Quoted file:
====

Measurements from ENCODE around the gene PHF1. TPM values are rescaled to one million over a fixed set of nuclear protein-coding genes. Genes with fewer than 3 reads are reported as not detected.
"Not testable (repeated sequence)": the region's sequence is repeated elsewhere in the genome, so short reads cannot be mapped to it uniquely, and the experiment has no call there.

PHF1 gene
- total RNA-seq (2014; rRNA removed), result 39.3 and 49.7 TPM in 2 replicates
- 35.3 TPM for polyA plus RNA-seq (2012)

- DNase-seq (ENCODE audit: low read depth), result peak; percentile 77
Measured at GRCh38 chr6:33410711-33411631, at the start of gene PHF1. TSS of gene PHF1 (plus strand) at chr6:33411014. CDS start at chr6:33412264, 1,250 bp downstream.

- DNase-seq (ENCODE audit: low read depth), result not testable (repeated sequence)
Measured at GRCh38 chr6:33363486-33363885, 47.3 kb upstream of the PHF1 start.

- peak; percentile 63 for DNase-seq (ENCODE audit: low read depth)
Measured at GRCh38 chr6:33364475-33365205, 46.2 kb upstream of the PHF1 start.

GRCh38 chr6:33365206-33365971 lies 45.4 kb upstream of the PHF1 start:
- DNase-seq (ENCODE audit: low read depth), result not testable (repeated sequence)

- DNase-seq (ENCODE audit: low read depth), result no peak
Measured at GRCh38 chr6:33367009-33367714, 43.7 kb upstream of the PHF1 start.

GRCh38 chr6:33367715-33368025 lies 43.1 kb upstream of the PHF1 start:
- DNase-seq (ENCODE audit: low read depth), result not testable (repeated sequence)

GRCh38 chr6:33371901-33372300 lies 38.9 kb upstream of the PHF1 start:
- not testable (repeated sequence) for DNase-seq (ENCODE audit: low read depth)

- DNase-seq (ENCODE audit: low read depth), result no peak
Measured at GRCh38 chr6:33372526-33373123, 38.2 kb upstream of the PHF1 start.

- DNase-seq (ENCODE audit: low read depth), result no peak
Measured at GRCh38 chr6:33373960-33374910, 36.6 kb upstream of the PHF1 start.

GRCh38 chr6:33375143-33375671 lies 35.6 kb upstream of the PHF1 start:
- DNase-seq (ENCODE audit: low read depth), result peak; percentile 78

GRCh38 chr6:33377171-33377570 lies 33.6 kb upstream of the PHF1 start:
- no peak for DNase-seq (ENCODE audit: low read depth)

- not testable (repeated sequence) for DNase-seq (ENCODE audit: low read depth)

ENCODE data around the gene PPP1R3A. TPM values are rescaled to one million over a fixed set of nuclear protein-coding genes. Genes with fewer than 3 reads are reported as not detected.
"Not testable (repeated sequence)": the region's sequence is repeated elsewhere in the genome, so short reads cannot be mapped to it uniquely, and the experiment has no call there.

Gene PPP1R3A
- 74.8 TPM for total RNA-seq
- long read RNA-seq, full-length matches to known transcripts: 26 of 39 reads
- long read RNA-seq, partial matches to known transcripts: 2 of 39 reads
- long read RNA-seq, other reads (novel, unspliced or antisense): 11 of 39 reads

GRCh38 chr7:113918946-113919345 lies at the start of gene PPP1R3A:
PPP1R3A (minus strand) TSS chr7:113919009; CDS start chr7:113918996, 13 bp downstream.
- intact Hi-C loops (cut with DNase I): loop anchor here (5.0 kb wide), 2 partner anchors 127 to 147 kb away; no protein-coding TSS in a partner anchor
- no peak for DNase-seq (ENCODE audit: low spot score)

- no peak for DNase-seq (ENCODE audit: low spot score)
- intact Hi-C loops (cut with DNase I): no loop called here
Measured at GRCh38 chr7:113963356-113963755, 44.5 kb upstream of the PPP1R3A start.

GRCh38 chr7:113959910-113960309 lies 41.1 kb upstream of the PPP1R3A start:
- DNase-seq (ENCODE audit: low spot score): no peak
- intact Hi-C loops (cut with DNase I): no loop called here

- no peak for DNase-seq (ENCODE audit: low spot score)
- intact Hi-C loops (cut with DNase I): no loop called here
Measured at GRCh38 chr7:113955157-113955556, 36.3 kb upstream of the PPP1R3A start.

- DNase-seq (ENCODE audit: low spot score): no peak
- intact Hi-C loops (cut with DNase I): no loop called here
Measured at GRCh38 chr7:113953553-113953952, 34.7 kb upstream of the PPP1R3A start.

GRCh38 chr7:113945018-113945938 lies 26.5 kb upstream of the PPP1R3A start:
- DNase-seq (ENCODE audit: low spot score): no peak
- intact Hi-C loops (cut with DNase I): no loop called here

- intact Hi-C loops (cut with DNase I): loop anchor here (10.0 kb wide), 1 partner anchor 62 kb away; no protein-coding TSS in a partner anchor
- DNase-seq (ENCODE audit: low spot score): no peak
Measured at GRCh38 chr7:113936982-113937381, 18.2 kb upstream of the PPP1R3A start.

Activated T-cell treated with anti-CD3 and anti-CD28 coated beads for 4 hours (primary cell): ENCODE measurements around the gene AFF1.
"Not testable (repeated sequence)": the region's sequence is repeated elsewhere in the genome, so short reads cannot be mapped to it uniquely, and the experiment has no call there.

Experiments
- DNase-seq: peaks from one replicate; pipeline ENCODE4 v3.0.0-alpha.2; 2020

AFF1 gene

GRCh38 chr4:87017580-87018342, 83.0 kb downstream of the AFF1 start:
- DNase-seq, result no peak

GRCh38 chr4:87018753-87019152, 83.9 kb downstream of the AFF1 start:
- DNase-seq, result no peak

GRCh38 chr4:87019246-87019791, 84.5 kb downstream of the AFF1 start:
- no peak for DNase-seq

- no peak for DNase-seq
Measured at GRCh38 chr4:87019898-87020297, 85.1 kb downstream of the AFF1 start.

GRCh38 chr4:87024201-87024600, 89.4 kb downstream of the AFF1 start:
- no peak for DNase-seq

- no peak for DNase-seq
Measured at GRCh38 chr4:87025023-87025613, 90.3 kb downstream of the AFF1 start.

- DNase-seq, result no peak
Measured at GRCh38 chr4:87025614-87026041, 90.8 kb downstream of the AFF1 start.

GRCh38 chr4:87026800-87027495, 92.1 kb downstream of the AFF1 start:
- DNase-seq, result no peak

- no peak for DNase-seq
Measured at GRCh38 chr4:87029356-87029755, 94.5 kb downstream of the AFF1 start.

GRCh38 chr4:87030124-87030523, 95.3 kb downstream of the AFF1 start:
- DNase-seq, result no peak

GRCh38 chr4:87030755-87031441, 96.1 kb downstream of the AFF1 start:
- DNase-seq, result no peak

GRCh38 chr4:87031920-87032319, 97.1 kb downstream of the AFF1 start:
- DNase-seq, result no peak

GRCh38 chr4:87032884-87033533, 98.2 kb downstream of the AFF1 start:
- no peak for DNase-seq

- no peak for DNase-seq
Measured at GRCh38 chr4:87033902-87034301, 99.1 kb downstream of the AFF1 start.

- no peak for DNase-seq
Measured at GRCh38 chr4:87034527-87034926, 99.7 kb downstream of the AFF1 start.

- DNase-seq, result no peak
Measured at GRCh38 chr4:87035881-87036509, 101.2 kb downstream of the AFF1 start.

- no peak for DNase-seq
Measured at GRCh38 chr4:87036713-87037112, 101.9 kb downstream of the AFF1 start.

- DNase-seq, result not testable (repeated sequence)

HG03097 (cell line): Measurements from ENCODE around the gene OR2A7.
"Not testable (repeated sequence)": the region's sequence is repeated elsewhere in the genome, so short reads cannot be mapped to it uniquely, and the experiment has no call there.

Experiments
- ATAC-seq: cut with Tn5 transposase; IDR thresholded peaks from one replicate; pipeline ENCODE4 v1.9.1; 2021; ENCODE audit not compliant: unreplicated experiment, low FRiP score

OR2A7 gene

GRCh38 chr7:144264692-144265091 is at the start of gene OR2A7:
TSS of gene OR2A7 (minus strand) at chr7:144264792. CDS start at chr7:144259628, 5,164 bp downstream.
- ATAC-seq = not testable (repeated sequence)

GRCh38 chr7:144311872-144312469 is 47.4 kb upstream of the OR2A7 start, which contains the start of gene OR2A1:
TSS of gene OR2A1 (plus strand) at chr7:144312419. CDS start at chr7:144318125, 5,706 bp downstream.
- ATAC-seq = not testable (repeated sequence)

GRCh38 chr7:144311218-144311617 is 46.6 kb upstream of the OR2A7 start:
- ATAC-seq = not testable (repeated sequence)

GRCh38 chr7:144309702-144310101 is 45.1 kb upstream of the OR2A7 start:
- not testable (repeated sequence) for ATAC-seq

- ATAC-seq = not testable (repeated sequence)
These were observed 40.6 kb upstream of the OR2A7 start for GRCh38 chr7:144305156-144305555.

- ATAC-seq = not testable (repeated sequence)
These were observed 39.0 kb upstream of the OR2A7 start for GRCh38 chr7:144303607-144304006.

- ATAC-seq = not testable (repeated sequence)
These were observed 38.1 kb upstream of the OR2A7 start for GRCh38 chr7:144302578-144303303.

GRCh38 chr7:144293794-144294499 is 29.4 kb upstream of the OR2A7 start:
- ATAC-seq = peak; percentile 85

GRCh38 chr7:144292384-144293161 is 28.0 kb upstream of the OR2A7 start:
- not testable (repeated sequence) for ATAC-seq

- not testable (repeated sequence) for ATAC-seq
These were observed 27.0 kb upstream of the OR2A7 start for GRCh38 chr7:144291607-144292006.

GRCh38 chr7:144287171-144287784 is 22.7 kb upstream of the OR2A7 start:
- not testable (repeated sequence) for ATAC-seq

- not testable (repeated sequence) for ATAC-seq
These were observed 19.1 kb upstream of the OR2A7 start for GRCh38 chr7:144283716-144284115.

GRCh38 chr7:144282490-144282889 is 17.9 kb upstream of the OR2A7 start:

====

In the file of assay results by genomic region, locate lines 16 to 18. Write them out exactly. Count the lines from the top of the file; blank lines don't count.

GRCh38 chr6:33367715-33368025 lies 43.1 kb upstream of the PHF1 start:
- DNase-seq (ENCODE audit: low read depth), result not testable (repeated sequence)

GRCh38 chr6:33371901-33372300 lies 38.9 kb upstream of the PHF1 start: